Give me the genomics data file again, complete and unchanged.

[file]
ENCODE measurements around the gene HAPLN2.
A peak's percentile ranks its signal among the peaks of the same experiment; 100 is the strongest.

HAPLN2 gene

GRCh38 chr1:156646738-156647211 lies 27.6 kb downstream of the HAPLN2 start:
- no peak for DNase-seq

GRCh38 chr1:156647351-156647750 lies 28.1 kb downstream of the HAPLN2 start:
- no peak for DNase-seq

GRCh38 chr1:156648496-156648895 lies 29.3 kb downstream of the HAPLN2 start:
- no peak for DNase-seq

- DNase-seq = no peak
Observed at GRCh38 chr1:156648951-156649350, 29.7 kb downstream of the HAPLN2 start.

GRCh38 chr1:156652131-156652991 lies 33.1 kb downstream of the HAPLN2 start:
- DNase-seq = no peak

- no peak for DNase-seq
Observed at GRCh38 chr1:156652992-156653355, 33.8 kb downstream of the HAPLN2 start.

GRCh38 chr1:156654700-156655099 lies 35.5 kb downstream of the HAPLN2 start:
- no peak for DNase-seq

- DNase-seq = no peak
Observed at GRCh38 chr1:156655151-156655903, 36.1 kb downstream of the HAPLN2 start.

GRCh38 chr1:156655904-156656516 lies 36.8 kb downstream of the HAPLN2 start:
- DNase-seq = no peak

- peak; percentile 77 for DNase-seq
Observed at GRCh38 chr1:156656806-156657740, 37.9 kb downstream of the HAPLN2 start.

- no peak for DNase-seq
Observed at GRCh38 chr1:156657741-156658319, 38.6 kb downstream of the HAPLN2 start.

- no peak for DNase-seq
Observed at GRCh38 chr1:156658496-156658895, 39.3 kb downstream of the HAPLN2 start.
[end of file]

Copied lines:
ENCODE measurements around the gene HAPLN2.
A peak's percentile ranks its signal among the peaks of the same experiment; 100 is the strongest.

HAPLN2 gene

GRCh38 chr1:156646738-156647211 lies 27.6 kb downstream of the HAPLN2 start:
- no peak for DNase-seq

GRCh38 chr1:156647351-156647750 lies 28.1 kb downstream of the HAPLN2 start:
- no peak for DNase-seq

GRCh38 chr1:156648496-156648895 lies 29.3 kb downstream of the HAPLN2 start:
- no peak for DNase-seq

- DNase-seq = no peak
Observed at GRCh38 chr1:156648951-156649350, 29.7 kb downstream of the HAPLN2 start.

GRCh38 chr1:156652131-156652991 lies 33.1 kb downstream of the HAPLN2 start:
- DNase-seq = no peak

- no peak for DNase-seq
Observed at GRCh38 chr1:156652992-156653355, 33.8 kb downstream of the HAPLN2 start.

GRCh38 chr1:156654700-156655099 lies 35.5 kb downstream of the HAPLN2 start:
- no peak for DNase-seq

- DNase-seq = no peak
Observed at GRCh38 chr1:156655151-156655903, 36.1 kb downstream of the HAPLN2 start.

GRCh38 chr1:156655904-156656516 lies 36.8 kb downstream of the HAPLN2 start:
- DNase-seq = no peak

- peak; percentile 77 for DNase-seq
Observed at GRCh38 chr1:156656806-156657740, 37.9 kb downstream of the HAPLN2 start.

- no peak for DNase-seq
Observed at GRCh38 chr1:156657741-156658319, 38.6 kb downstream of the HAPLN2 start.

- no peak for DNase-seq
Observed at GRCh38 chr1:156658496-156658895, 39.3 kb downstream of the HAPLN2 start.